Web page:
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Virtual reality (VR) is a technology that digitally simulates environments or objects. It’s akin to augmented reality. Industry players such as Meta Quest, HTC, Samsung… now generate billions of dollars. Modeling coupled with VR enables animation and interaction with 3D models in a virtual environment. Today, VR is a real tool adopted in more and more sectors of activity. By means of a VR headset, users are able to evolve in a fictional location or one inspired by an actual setting. In this article, discover the application of modeling to virtual reality in industry.
Modeling applied to virtual reality: operating principle3D modeling allows you to simulate an environment (or object) as close as possible to reality, using dedicated software. It allows you to personalize your virtual reality experience. Models are visualized using a virtual reality headset. The VR headset associated with a computer works via an application. Oculus Rift virtual reality goggles and HTC Vive Focus VR goggles are must-haves for professional use of virtual models. Where a VR headset like Meta/Oculus Quest or Samsung Gear VR, usable with a Playstation VR, are primarily designed for video games. Modeling has several advantages over actual photography (photo or video):
- total customization of the immersive environment ;
- the virtual environment is animated and the user can interact with it;
- the immersive experience can be based on an existing or imaginary environment (visualizing an industrial process or building before it is installed).
– Easier project presentationMore accurate than 2D sketches or physical models, VR facilitates the design and communication stages of a project. Thanks to total immersion, 3D modeling in VR makes it possible to anticipate a wide range of results.
– Possible innovative experimentsThe combination of modeling and virtual reality opens up new possibilities for model exploration. It’s also easier to modify virtual simulations, which are immediately saved in the design software. VR also makes it possible to share a workspace. Each project collaborator can access the virtual model to make any desired changes. To take this a step further, collaboration can take place simultaneously with participants from different locations, as if they were working side by side. A supplier can easily show the design to the customer, who provides feedback in real time while immersed in virtual imagery.
– Pattern repetitionEach unit (environment, object) can be modeled with its own unique parameters in the virtual universe. Design is an important step in production. The first rendering is rarely preserved, as many changes are made throughout the process before the finished product is validated: physical modeling or 2D drawings mean that everything has to be redone at the slightest change. Thanks to VR modeling, models can be duplicated ad infinitum and changes made quickly, without incurring too many extra costs.
Virtual reality and 3D modeling: some applicationsThe virtual experience has won over manufacturers, who see it as a means of improving their performance and ultimately the customer experience. VR also brings a new experience to employees equipped with headsets. Virtual models in the medical sector Using virtual reality in healthcare is the innovation of recent years. The creation of a three-dimensional model enables immersive visualization of the patient’s body before an operation, for example. Modeling coupled with VR can facilitate accurate, personalized representation of a patient’s tumor, reconstructed from scans. The virtual representation of the body helps medical staff to determine a care strategy by visualizing different surgical scenarios. Total immersion in a virtual factory When creating, enlarging or adding machines to an industrial park, modeling enables you to envisage different system scenarios:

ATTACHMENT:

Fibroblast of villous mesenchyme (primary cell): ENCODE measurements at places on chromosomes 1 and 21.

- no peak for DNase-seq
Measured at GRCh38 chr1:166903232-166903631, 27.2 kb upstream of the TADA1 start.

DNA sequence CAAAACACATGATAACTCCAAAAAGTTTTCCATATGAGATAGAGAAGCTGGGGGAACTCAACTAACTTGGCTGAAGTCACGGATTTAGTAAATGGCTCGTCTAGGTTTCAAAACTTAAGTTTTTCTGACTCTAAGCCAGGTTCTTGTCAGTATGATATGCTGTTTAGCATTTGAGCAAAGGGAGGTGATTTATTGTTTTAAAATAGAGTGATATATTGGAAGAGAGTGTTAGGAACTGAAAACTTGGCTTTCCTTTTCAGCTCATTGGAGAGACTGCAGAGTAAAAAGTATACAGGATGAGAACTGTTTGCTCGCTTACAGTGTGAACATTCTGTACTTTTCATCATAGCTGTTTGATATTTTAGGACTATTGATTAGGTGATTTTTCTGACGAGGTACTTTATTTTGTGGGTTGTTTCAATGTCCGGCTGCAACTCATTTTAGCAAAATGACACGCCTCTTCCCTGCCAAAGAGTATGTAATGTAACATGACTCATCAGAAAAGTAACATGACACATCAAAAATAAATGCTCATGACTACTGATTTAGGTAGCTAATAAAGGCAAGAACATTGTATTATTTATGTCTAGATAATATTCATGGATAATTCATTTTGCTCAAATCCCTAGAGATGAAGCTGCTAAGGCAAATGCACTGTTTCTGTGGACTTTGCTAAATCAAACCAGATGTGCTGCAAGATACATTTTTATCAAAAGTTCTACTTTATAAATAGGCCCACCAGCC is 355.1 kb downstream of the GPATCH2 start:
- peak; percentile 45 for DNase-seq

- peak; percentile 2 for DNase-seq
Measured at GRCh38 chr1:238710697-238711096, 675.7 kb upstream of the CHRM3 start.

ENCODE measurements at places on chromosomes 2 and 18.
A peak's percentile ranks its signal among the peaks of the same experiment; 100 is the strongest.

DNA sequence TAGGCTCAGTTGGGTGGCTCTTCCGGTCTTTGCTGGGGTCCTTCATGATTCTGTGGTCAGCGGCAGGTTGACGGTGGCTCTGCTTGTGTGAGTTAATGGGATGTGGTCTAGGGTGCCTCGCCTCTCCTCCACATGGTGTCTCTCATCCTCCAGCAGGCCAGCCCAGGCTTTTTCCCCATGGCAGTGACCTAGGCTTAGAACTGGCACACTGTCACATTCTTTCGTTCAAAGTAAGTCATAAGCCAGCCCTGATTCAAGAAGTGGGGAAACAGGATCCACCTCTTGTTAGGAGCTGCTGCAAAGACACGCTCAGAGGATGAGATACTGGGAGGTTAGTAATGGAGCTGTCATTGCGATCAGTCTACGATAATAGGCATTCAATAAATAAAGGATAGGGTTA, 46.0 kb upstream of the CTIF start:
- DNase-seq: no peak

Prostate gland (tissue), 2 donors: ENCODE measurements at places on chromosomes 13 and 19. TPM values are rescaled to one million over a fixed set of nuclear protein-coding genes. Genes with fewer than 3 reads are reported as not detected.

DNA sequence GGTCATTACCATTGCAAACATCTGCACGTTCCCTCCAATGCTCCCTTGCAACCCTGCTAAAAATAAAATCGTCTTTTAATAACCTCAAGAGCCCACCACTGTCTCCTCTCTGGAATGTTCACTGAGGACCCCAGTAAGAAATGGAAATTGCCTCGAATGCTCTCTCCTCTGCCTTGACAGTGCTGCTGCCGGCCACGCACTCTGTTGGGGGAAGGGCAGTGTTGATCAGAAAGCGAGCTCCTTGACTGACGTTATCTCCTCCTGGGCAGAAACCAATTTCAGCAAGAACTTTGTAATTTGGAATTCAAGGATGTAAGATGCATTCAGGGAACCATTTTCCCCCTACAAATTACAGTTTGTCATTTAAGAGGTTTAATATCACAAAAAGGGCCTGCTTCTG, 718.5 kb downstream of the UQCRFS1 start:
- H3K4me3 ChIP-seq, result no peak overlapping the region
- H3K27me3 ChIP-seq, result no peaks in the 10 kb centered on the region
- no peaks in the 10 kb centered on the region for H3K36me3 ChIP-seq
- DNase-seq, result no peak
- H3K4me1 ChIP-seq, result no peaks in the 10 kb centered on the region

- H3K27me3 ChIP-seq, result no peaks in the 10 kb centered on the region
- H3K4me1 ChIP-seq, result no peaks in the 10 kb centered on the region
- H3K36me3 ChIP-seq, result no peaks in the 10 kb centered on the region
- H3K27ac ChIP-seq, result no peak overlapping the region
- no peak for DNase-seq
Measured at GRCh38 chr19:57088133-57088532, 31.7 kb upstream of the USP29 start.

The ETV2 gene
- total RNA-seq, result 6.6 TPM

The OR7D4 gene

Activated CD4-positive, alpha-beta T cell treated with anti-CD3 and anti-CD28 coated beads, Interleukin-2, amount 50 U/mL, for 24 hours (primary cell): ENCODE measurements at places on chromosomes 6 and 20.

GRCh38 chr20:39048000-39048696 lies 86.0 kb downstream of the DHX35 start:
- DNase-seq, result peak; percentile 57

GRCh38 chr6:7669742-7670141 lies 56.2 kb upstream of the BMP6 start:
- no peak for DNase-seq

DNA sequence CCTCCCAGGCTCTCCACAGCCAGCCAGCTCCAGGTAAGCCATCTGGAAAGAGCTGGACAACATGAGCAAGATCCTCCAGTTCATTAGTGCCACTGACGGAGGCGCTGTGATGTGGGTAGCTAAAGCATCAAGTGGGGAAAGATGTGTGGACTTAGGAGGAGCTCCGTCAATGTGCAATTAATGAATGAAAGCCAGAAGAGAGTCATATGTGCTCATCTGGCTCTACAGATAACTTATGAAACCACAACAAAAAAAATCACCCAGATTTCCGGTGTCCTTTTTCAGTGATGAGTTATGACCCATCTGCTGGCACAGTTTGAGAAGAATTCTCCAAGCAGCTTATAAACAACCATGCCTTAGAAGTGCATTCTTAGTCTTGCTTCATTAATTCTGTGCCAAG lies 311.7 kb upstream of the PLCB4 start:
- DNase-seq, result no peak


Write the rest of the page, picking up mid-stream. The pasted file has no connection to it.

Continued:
- what are the human and material flows ;
- putting processes into practice ;
- what the maintenance procedure will be in the new configuration…
- simulation of fluid movement in a duct ;
- structural analysis: deformations and stresses on an entity ;
- vibrations of an operating assembly or subassembly ;
- acoustic data ;
- structural analysis…
Case study : VR and nuclear power: the ITER projectITER is an international thermonuclear experimental reactor currently under construction on the Saint-Paul-lez-Durance site. For this project, augmented reality (AR) technology is coupled with modeling. The augmented reality experience involves superimposing computer-generated images on the real world. Unlike virtual reality, the real world is part of the user’s vision. Elements are added to the real environment to enhance the user experience and fill his field of vision. While augmented reality is associated with virtual reality, it is defined as mixed reality. In the case of ITER, augmented reality is used to explore, analyze and evaluate the future work environment. Thanks to the hologram projected onto the eye’s retinas, operators can walk through the crowded environment and experience the challenges they may encounter. AR is used for two applications:
- Virtually place models of actual components received from suppliers to check correspondence before installation.
- Simulate maintenance activity in context: personnel flow, accessibility…
- 3D models of the various system components are modeled.
- Thanks to Microsoft’s HoloLens augmented reality goggles, the user can move around in the virtual place, and the visualization follows his or her gaze movements in the virtual situation.
- Using a fictitious tablet, like a joystick, he can interact with the virtual environment, opening and positioning doors and installing equipment.